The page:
Environment: Study says abandoned oil and gas wells are a pathway for methane leaks from new fracking sites


How much methane is leaking through damaged and abandoned wells? Photo via USGS.

Damaged well casings and fractured ground eyed in New York study

Staff Report

Spiderweb networks of abandoned oil and gas wells and cracked rocks may be significant pathways for methane leaks that aren’t being accurate measured, according to University of Vermont researchers who studied well patterns in New York.

The scientists said that not all abandoned wells are leaking — only those that are damaged, but given the large number of abandoned wells, those damaged casings can pose an evironmental risk, they concluded. Continue reading

National Park Service to update oil and gas drilling rules


A fracking boom near national parks has already degraded air quality and fragmented wildlife habitat around some of the country’s most cherished public lands. @bberwyn photo.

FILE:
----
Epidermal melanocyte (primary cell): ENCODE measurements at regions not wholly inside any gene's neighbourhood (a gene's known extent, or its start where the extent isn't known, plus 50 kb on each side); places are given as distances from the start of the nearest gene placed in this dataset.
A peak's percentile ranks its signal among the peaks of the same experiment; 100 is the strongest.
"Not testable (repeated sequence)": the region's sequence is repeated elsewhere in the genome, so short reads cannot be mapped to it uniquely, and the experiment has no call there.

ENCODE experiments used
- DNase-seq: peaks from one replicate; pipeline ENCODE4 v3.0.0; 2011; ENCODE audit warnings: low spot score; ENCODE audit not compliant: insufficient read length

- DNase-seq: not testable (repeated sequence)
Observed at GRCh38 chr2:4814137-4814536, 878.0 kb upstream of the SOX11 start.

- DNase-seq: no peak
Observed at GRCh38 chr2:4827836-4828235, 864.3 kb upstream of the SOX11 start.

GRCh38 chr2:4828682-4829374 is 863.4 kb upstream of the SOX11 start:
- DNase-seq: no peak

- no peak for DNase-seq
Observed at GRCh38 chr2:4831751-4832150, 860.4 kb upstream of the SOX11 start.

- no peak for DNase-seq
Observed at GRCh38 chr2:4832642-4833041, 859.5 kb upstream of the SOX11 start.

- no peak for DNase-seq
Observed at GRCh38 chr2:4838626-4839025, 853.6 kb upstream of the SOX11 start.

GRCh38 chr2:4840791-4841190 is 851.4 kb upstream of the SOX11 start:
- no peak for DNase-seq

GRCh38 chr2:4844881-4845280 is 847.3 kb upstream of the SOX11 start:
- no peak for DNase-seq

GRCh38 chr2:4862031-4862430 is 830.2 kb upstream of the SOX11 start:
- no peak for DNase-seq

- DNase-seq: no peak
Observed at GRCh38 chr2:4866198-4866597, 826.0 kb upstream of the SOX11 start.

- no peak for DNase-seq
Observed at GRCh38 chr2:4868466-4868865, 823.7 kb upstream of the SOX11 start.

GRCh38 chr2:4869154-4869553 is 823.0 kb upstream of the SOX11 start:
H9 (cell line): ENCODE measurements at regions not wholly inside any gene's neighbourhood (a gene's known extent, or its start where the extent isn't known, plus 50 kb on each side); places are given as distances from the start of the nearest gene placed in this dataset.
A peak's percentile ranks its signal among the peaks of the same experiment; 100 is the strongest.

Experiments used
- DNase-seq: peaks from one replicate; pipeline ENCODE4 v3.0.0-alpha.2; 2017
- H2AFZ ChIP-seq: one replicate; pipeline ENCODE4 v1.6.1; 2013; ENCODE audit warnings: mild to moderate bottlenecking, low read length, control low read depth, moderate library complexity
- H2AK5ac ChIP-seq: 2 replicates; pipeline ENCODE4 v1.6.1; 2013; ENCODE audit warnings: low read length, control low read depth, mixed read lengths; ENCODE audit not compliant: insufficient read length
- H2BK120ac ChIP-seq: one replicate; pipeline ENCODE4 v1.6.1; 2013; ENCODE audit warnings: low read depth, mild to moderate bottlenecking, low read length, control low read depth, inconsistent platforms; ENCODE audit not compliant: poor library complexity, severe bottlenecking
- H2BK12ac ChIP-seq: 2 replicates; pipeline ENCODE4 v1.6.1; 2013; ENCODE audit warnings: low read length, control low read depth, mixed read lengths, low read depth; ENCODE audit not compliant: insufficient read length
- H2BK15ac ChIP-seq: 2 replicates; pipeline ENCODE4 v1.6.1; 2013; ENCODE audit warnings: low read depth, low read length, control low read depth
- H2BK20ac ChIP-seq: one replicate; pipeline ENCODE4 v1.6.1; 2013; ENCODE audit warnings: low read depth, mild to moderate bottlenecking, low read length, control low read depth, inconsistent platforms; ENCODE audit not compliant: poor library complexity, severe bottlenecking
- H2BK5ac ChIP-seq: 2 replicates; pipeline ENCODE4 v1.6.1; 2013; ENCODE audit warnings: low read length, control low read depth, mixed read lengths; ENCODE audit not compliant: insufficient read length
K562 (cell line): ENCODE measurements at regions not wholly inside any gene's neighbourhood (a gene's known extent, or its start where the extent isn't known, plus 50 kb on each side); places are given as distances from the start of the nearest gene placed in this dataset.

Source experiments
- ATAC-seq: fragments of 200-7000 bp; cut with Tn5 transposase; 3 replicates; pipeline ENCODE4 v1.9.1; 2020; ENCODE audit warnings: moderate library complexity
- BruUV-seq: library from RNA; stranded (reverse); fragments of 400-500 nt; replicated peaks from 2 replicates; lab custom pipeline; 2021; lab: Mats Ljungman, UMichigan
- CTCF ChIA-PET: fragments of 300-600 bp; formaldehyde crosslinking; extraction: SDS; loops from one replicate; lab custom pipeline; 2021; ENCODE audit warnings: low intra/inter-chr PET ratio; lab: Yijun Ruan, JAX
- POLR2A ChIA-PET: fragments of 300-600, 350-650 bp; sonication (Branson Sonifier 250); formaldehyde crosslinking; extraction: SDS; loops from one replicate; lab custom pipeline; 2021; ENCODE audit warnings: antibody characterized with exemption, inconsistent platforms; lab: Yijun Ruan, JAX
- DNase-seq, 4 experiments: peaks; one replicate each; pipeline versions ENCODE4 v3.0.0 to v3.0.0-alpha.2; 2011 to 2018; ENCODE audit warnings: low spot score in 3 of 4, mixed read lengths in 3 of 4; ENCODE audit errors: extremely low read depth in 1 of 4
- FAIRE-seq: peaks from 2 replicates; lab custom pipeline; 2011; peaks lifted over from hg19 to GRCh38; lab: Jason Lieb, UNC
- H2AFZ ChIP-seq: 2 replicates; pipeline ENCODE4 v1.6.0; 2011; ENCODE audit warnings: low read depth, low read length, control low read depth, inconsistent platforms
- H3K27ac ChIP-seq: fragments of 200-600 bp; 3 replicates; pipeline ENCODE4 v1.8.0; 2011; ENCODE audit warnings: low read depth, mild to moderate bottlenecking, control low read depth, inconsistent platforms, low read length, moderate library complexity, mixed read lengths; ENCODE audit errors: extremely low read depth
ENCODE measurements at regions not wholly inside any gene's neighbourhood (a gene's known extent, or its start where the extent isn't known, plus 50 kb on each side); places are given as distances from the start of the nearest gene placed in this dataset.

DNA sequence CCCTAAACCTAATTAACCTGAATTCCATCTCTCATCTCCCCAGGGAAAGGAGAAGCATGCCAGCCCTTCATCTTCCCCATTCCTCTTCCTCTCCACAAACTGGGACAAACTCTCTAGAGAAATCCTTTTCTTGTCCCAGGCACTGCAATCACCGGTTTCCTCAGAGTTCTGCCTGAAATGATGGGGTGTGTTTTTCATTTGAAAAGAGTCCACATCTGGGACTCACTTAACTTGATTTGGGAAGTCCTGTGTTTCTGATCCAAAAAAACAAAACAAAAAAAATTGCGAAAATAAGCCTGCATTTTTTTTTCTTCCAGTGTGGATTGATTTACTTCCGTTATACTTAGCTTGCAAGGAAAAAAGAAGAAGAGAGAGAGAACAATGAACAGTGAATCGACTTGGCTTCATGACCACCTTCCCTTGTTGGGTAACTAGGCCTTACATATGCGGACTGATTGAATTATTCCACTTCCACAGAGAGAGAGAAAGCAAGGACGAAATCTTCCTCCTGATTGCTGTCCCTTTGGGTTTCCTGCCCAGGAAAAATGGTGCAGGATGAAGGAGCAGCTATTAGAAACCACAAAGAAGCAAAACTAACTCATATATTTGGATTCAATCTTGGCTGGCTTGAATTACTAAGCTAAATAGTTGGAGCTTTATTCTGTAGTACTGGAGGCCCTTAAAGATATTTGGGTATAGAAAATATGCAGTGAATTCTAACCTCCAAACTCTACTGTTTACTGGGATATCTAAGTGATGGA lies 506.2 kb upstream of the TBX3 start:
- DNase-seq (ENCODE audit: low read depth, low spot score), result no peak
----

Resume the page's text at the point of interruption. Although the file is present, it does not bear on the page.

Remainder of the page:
Agency acknowledges potential for adverse impacts to park values

Staff Report

The recent surge in fossil fuel exploitation on public lands near national parks has raised serious concerns about air quality, wildlife and scenic values — to the point that the National Parks Conservation Association outlined threats in a report a few years ago.

Now, the National Park Service wants to tackle some of the concerns by updating drilling regulations.  The proposal would revise current rules that are 36 years old, predating the modern fracking area. The agency hopes the update will give the fossil fuel industry more certainty, improve the agency’s ability to protect park resources and the values for which the parks were set aside, and protect visitors from potentially adverse impacts associated with fossil fuel development. Continue reading